So I make it back to the UK, and we wait for the arrival of the 'Beest. Talk about an antsy month of trepidation: "What if...?" is the word of every day. Money, costs, time off, availability, electricity, oh yes. Boat uses 30 Amp 110 volt. UK is using 16 Amp 220.
This is deeper than I thought. Not only that, I know absolutely NO ONE who has an American based boat.
Well, I have thrown our hat over the fence, so I will have to go through with this. One way or another.
The boat arrives in Southampton around the 25th of October on a Friday. Naturally, nothing can be done all weekend while Customs gets a round 'tuit' to clear the boat through.
So we drive the two and a half hours, or so from London so that She can see what her Husband has done.
The boat sat inside a fenced in yard, and we could only look from about 20 yards, but there she sat in her cradle... probably the closest I will feel to being a proud parent! After about ten minutes of gawking, a security guard came and told us to clear out.
So back to London and a dinner of celebration at Tiroler Hut!
I just can't resist putting a video on here from the You Tube:
I recommend the Platte fur Zwei.
Paperwork: The British are a paperwork society. It's the basis of their being and provides jobs to people who would ordinarily be unemployed. Customs works for the Queen, and they mean to ensure that She gets her cut of every transaction.
The roots of this go way back and is why the Colonists of 1775 had to Rebel.
Same as it ever was...
I show up with a check for about 1700 pounds for their expenses and triplicate importation documents.
"Sorry, Sir, we need five originals... can't be helped..."
Typical, I am unprepared and I needed more. So I had to drive all the way back to London to get more. I asked "Mister Ransom" if he would make up 30 original importation certificates. I was pissed.
He didn't bat an eye.
Mr. Ransom was Air Force retired and from Baltimore, and he had married a local girl while he was in the Air Force, so he had a U.S. Civil Service job as an admin type at CINCUSNAVEUR while getting to live on the economy.
So Mr. Ransom kindly made up those thirty "Originals", and I sped my way back to Southampton. He fully understood the runaround I was enjoying and he really dug the fact that I was doing something out of the ordinary. His way of helping to stick it to the "Man".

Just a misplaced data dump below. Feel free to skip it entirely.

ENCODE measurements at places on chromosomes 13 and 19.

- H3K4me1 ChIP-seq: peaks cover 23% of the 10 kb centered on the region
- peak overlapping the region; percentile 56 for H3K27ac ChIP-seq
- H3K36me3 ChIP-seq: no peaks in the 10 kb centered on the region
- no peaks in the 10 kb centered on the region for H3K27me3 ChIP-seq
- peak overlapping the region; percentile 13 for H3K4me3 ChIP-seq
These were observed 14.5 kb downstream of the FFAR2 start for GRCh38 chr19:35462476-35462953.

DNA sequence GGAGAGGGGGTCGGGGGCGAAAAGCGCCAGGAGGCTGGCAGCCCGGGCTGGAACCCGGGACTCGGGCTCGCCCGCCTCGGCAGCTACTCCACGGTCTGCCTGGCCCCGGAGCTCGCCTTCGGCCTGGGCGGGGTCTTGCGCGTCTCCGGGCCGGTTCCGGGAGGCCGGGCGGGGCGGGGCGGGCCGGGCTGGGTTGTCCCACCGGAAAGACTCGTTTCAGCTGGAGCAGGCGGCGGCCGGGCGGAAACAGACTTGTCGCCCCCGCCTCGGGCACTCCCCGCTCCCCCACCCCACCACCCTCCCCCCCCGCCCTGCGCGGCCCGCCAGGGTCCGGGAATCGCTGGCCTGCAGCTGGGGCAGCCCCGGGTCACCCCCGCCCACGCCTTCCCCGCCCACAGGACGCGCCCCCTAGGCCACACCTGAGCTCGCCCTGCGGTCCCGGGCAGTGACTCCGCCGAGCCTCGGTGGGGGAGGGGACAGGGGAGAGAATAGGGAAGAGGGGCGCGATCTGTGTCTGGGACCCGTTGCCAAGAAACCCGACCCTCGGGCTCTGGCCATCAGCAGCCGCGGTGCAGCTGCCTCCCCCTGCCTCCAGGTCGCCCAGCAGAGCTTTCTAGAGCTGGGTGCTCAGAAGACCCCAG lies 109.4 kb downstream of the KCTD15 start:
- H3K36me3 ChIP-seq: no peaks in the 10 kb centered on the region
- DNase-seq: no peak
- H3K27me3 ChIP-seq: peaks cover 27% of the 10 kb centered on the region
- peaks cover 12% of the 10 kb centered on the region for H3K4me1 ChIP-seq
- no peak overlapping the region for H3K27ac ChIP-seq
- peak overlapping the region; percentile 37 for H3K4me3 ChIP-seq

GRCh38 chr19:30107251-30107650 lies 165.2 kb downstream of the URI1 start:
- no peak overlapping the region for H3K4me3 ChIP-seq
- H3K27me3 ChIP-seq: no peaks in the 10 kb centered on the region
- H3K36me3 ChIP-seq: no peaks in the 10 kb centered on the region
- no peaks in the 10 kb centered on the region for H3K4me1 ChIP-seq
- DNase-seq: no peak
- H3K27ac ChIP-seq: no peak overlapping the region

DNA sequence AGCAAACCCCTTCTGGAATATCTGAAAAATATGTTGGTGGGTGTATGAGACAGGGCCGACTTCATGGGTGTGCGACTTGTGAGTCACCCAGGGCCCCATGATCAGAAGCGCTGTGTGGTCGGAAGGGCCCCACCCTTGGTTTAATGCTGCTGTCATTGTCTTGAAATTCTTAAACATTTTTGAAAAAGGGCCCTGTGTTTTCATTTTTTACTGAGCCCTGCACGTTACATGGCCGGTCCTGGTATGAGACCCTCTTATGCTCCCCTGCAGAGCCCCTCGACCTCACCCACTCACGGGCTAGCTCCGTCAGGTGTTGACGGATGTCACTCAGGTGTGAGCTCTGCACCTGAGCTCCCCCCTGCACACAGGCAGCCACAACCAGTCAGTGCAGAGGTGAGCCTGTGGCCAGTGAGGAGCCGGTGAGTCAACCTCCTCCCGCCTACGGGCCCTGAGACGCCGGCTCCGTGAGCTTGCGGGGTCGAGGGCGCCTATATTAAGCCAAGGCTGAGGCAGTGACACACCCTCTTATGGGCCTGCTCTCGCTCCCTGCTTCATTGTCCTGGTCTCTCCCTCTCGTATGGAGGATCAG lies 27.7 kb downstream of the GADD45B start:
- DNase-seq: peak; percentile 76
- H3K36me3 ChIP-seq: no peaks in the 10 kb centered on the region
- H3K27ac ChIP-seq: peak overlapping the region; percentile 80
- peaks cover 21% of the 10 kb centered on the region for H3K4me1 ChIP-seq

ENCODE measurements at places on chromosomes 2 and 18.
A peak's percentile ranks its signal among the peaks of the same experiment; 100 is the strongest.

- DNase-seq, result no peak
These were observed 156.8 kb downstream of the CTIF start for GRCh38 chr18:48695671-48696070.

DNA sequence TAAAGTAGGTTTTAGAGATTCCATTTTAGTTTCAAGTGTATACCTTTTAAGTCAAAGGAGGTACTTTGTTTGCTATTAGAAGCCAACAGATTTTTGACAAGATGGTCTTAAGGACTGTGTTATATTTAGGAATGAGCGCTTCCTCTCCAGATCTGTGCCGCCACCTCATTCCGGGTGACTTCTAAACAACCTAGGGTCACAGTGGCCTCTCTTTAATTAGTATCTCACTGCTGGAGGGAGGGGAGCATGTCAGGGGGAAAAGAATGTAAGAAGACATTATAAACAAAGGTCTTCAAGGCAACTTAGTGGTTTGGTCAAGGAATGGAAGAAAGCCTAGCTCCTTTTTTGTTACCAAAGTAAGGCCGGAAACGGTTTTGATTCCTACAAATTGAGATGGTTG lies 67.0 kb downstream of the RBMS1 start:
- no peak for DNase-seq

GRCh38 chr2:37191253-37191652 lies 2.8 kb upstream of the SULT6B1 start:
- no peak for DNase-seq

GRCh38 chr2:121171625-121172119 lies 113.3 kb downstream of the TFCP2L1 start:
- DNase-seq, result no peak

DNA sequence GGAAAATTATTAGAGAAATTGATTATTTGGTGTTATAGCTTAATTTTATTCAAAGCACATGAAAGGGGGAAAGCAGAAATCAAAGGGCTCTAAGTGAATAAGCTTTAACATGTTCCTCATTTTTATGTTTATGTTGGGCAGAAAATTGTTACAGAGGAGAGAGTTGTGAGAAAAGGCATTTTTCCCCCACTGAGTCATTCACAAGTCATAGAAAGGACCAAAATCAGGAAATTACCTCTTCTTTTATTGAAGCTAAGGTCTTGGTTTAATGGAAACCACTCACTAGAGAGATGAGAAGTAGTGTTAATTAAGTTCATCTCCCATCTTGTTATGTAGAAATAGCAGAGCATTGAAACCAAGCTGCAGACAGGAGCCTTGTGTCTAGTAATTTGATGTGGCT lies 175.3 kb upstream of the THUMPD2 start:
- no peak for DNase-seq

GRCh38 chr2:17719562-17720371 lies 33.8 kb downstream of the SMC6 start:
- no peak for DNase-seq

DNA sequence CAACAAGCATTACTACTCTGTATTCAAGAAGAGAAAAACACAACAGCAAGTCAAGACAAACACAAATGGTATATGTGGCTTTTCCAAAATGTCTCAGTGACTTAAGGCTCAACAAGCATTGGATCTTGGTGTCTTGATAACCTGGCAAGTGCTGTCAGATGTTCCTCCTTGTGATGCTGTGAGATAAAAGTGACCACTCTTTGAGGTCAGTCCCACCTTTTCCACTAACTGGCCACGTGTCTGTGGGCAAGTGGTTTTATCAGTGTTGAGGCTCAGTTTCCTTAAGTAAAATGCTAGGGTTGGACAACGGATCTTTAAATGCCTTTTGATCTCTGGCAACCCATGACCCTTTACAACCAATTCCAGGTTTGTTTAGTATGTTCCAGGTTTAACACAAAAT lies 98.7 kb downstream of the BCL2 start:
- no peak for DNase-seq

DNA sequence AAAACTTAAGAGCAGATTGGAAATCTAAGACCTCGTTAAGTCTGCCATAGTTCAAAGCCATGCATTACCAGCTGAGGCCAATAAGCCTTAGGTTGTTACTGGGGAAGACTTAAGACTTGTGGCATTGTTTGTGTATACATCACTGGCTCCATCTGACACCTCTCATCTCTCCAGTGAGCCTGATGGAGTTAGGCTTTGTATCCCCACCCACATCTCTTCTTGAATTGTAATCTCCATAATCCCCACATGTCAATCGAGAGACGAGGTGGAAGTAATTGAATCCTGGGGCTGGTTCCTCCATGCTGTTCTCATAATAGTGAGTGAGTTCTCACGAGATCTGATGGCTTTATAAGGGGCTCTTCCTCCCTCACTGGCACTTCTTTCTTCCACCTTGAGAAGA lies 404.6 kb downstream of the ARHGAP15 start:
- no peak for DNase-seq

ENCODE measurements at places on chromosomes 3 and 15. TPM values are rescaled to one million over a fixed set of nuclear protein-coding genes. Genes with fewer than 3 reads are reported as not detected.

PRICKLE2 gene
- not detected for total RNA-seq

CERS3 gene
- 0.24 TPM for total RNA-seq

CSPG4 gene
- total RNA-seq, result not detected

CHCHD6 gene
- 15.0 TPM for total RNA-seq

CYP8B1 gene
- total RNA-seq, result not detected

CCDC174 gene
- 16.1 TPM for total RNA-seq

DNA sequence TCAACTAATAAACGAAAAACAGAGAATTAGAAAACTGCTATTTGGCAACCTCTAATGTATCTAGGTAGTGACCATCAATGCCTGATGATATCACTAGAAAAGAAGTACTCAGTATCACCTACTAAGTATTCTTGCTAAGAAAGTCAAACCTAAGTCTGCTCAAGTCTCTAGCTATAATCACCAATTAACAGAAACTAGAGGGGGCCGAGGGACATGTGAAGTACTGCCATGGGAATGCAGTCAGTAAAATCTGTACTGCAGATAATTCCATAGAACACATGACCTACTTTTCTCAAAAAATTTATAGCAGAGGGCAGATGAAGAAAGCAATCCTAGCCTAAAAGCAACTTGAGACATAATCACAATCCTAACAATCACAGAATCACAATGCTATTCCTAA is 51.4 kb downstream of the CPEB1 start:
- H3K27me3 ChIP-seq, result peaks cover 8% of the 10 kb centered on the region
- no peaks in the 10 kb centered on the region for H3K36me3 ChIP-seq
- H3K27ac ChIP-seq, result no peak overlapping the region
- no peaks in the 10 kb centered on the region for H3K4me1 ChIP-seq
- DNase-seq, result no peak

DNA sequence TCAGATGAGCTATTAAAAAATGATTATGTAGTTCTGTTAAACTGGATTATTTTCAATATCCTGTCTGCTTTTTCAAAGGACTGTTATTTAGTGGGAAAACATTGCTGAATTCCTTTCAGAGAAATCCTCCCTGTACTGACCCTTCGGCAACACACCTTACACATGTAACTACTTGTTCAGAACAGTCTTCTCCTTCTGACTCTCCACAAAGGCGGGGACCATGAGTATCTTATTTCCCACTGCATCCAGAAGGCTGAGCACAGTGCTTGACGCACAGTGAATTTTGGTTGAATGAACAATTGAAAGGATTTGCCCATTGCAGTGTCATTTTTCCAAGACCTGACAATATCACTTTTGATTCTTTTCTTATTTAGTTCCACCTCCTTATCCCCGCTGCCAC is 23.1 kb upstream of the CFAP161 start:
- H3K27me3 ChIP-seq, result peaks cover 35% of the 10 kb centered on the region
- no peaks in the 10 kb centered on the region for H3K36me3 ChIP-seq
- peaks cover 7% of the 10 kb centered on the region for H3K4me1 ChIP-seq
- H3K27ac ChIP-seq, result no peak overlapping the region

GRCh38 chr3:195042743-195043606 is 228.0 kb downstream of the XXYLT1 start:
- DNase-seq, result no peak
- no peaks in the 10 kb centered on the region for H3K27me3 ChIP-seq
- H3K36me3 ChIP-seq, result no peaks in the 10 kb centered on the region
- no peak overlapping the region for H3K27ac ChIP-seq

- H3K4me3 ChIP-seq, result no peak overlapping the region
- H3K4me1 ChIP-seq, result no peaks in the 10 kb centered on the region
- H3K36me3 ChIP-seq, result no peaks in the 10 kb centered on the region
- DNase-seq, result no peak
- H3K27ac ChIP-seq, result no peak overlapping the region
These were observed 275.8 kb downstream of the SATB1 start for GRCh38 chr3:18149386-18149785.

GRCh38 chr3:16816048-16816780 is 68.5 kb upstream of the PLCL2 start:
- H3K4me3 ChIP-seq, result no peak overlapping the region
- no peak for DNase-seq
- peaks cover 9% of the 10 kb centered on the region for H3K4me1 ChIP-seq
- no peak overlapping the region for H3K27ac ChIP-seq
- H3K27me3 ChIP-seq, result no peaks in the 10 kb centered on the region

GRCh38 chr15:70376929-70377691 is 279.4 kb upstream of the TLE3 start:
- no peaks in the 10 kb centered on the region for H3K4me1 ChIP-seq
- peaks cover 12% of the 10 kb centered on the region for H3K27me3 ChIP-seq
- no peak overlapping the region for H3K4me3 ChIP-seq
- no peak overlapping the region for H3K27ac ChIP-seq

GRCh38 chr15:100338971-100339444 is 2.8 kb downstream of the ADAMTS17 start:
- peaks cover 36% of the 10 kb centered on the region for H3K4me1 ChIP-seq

All this while wearing 70's bell bottoms and platform shoes. Mr Ransom was the coolest cat and the nattiest dresser. He was/is a great friend.
Here is one of those "Originals", as I still have six of them in my boat file;
Only two wasted f$%^&* days... First of many.
Lesson Learned Alert
I drive back to Southampton, wander across the huge complex, in the rain... and return to the office with plenty of copies. The Customs man even wanted the rest of them, to which I refused.
So I wrote out the check and was given custody of our boat. Customs was disappointed that they couldn't cull another 5000.00 pounds out of me in "Value Added Tax", since I was a visiting Armed Forces member who would be taking the vessel back out of the UK within the time of my tour, which seemed like it would be forever...
I called up the trucking firm, they said I had paid for the boat to be shipped anywhere within 250 miles.
I called a number of marinas, one called Hoo Marina, near Chatham (40 miles from London) had a nice young lady who asked what the tonnage of the boat was.
"Thirteen", I say.
"Sorry, can't be helped, but you are too big for our Travel Lift." "Sorry".
So I arrange for the boat to go to Hamble Marina, about eight miles from Southampton Dock. And the boat goes...
What that nice Lady from Hoo forgot too mention, she was talking Metric Tonnes, and not Imperial Tonnes. Dammit!!! We were well within limits, but I did not verify.
That is the Lesson Learned. Be precise. Could cost later...
So I get ten more days of Leave, and I had a friend come out to help move the boat. But first, painting the bottom. Nasty.
Have a great Friday!